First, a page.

Black business owners discuss unity

Published 10:36 pm Saturday, December 13, 2014

Describing a desire to promote unity among the African-American business community in Suffolk, a group of about two dozen black business owners gathered Thursday night for what they hope will be the first of many meetings.

Organized by Domenick Epps and Roshawn Holland and publicized on social media, the group’s first meeting at N’Dulge Eclectic Soul Cuisine included networking, self-introductions by each person in attendance and discussion about how the group can positively influence the community.

“We wanted to try to show unity in our own community,” said Holland, an event planner and television host who said the group was a response to well-publicized negative incidents across the country. “We’re hoping the positivity will overflow to the Seven Cities and to the whole region.”

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“We’re specifically trying to reach the black business community,” Epps said Thursday.

On Friday, he further addressed the exclusivity of the group.

“No one said it was exclusively to blacks. Did we market and reach out to black business owners? Yes. But we certainly would not have turned away an owner who wasn’t black from joining us. Ultimately it’s going to take a village, not a tribe, but this certainly is a good starting point,” he wrote in an email, adding “…please note that our gathering is to bring forth a solution and not further divide.”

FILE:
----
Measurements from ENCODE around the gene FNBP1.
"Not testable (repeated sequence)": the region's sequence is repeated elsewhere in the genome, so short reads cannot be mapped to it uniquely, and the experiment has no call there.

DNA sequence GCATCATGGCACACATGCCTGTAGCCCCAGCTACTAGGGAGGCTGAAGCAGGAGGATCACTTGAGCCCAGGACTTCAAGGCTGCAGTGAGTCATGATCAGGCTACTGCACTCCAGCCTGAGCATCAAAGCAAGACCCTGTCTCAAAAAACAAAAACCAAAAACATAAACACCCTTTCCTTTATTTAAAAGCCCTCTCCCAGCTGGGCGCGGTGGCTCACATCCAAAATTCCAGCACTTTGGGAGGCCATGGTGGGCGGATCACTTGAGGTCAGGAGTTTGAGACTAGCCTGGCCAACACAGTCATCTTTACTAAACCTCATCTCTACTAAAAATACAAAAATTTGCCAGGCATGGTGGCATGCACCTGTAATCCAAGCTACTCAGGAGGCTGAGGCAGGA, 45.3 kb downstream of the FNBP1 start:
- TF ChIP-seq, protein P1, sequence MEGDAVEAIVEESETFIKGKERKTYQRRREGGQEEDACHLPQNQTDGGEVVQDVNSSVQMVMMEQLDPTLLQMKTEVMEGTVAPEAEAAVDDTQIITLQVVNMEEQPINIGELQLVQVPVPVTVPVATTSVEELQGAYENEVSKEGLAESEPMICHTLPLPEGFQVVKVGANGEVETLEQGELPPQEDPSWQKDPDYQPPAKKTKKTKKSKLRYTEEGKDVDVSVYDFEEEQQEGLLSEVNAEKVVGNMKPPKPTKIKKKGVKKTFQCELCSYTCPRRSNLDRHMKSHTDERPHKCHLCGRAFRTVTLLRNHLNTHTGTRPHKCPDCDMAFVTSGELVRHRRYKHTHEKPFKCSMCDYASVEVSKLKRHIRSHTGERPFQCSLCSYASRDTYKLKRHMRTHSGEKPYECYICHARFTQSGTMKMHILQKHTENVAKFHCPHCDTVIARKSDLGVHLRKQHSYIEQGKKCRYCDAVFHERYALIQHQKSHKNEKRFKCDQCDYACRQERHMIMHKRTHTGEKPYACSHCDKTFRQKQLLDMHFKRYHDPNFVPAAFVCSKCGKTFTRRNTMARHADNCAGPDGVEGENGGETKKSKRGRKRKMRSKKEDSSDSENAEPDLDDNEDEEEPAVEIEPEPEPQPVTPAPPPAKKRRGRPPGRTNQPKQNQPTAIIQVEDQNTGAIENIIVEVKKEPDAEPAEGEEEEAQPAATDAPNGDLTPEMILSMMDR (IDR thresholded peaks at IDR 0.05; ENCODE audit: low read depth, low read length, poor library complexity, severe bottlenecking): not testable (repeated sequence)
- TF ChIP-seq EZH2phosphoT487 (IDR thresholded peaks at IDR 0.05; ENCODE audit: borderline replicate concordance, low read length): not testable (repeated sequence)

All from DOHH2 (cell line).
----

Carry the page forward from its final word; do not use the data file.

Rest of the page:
On Thursday, Epps brought up what became a recurring theme throughout the night: the group’s aim to have a positive effect on local young people. He said many black youth feel pigeonholed into becoming athletes or entertainers.

“Those things are great, but we’re not limited to that,” Epps said, adding he hopes the group can start some sort of mentoring program. “I want (young people) to be able to look up to the business owners and say, ‘That’s who I want to be when I get older.’”

Tonya Miller, who runs a home daycare called Free to be Me and also sells gift baskets, said she believes inspiring young people is important.

“We can show them that you can start a small business if you stick with it and be persistent, but you have to start somewhere,” she said.

Danita Hayes, a real estate agent, said she hopes the group can “bond together in some way to help the community.”

She and Miller both said the networking opportunity at the first meeting was helpful.

In the discussion forum, Frazier Godfrey Jr., who owns a business selling hand-dipped strawberries called Junior Berries, characterized the local black business community as “a dog-eat-dog world.”

Bob Stephens also said it’s “very fragmented,” and added the primary reason for that is a lack of resources.

“The resources you’re able to harness collectively far exceeds anything you can do by yourself,” Stephens said, urging those in attendance to formalize the group into a business alliance or Black Chamber of Commerce.

“When you give to others and support others, it comes back to you many times over,” he added.

The group decided to make the second Wednesday of each month its regular meeting date. A time and location have not yet been announced.